Subject leadership is thriving in pockets with teachers, school leaders and academics working together to develop co-creative approaches with young people, and transformative curriculum and pedagogical approaches, rooted in social justice.

A positive development over recent times has been a growing determination of art and design educators to resist a culture where teachers are reduced to curriculum operatives, transmitting a fixed canon of knowledge. The work of dedicated groups of teachers, school leaders, artists and academics has led to the development of research and resources, and high-quality CPD to support better practice. Much of this work has focused on developing co-creative approaches with young people, and transformative curriculum and pedagogical approaches, rooted in social justice. Encouragingly, the recent Ofsted Research Review for art and design highlights the influence of school systems, culture and policies on the quality of provision, It urges school leaders to recognise the importance of teachers’ discretion and expertise and to support subject specific CPD.

So the work promotes student agency too? What about Initial teacher education, recruitment and retention?

Recruitment to teacher training is falling in art and design. After a short period of over-supply during 2020-22, recruitment has dropped below target, with art and design having one of the largest changes in reported performance against post-graduate initial teacher training (PGITT) targets between the 2021/22 and 2022/23 training years (90% in 2022/23 compared to 134% in 2021/22). The NFER reports that says nine out of 17 secondary subjects including music, drama and art and design - are expected to be 20 per cent or more below the DfE targets set in 2022-23. A survey in 2022 by the APPG for art, craft and design education revealed that two thirds of art specialists wanted to leave teaching – a much higher number than amongst the general teacher workforce.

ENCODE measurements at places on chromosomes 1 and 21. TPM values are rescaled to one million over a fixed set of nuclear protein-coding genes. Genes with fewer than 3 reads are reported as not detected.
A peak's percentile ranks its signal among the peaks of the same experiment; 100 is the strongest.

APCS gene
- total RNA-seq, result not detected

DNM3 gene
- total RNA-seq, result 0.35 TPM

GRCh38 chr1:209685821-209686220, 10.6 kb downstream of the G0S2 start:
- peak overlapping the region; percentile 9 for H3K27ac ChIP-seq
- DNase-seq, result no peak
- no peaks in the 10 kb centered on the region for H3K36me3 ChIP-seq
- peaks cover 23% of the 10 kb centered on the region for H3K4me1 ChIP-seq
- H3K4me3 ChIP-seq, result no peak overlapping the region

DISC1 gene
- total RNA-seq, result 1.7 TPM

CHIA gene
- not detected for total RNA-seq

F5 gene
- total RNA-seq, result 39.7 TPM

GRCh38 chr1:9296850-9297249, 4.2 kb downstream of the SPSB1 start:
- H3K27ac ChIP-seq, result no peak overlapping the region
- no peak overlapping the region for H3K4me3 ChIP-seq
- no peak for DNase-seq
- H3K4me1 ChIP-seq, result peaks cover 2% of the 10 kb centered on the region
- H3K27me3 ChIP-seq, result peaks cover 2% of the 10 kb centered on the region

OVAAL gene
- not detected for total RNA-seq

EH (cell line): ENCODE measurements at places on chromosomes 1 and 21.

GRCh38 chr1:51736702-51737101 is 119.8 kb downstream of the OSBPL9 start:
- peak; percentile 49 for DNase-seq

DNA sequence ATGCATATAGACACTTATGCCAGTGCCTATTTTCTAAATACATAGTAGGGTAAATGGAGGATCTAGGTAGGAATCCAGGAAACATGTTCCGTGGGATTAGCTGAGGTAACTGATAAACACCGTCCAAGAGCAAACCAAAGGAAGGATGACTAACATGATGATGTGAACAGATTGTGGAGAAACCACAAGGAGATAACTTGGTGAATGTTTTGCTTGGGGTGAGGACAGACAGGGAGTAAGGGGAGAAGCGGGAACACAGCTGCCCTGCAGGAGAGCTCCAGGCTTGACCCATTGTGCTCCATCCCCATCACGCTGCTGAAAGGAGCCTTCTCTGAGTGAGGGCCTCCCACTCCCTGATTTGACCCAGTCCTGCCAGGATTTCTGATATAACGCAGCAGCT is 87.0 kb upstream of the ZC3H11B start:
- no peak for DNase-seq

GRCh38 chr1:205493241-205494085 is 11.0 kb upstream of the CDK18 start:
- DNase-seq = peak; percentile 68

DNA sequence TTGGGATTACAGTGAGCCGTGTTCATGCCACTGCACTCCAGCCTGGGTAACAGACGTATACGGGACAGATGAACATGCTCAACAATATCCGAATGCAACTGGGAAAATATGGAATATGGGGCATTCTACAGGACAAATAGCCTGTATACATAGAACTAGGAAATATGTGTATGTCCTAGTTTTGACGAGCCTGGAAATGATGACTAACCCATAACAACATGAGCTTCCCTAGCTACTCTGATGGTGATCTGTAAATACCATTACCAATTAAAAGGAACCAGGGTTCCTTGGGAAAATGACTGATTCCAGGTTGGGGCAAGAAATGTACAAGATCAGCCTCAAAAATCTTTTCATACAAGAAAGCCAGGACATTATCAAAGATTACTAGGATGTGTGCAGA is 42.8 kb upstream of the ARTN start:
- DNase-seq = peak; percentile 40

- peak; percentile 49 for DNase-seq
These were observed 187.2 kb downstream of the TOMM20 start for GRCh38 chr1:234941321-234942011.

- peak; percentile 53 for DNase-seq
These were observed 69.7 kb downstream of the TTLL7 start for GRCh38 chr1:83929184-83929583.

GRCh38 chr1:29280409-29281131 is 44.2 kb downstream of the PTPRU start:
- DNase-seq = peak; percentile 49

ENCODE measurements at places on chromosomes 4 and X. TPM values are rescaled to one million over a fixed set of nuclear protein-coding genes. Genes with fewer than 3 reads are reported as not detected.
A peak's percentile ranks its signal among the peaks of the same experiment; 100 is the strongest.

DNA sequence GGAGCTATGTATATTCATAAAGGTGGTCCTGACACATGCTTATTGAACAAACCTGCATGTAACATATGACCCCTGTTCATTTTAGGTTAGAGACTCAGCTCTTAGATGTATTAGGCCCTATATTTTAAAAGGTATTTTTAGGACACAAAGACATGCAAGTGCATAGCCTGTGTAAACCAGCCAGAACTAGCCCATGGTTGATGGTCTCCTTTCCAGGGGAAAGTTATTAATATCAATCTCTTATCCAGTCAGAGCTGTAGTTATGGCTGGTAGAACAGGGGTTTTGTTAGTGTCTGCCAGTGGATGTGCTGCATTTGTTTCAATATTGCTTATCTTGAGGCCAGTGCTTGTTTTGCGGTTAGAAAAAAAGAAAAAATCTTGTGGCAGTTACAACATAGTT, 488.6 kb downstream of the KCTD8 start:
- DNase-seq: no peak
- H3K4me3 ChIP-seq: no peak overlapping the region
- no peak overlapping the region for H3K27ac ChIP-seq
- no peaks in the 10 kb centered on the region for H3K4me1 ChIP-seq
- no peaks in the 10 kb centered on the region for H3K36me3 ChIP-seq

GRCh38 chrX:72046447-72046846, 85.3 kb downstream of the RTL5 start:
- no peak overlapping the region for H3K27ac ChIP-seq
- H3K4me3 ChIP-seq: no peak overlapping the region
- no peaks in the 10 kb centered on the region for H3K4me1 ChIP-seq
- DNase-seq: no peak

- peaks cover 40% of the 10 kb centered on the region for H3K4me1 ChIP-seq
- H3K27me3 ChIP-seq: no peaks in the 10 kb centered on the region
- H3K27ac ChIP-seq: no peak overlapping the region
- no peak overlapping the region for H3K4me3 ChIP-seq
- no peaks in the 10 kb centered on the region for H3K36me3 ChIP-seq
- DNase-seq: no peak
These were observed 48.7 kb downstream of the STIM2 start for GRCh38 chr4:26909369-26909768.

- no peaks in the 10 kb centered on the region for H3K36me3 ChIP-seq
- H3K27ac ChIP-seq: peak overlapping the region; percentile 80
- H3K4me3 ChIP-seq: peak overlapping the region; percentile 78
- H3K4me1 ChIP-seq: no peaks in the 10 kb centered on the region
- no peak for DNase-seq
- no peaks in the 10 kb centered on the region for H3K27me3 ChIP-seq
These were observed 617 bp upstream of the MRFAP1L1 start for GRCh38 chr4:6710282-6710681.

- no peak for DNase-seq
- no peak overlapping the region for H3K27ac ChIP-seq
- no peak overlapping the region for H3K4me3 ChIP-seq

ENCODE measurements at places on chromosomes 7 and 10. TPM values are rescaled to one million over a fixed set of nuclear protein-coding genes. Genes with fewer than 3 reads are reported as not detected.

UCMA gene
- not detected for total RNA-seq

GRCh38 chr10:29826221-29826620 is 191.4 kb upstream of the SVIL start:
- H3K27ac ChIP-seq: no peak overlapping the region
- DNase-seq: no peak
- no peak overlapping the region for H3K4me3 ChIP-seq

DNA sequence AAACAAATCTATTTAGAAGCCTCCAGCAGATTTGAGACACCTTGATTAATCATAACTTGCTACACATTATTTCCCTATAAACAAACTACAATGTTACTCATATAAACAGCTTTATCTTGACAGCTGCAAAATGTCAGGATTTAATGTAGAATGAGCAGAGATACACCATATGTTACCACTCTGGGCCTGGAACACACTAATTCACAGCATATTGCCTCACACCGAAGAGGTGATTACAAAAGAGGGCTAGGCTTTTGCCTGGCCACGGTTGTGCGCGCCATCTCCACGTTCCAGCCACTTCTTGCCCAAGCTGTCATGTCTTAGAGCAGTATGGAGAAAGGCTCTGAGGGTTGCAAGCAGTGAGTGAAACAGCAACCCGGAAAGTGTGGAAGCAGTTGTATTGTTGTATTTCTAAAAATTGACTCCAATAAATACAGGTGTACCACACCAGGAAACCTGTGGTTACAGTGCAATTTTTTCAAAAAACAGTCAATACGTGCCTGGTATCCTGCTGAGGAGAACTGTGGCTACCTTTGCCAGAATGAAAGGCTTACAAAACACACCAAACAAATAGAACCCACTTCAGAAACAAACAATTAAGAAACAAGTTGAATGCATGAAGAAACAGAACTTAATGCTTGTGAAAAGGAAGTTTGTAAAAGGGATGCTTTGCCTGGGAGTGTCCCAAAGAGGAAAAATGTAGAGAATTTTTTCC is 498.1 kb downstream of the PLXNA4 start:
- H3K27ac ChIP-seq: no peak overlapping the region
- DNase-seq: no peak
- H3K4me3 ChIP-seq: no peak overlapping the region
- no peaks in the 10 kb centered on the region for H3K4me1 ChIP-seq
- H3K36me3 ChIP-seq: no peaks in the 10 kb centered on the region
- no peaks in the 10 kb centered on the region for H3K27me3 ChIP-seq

And is training provision for primary teachers adequate?

Provision for subject specialist training of primary teachers is not adequate preparation for teaching – in the APPG survey, universities reported the number of hours for art, craft and design as being between 3–12 hours during an entire one-year PGCE course.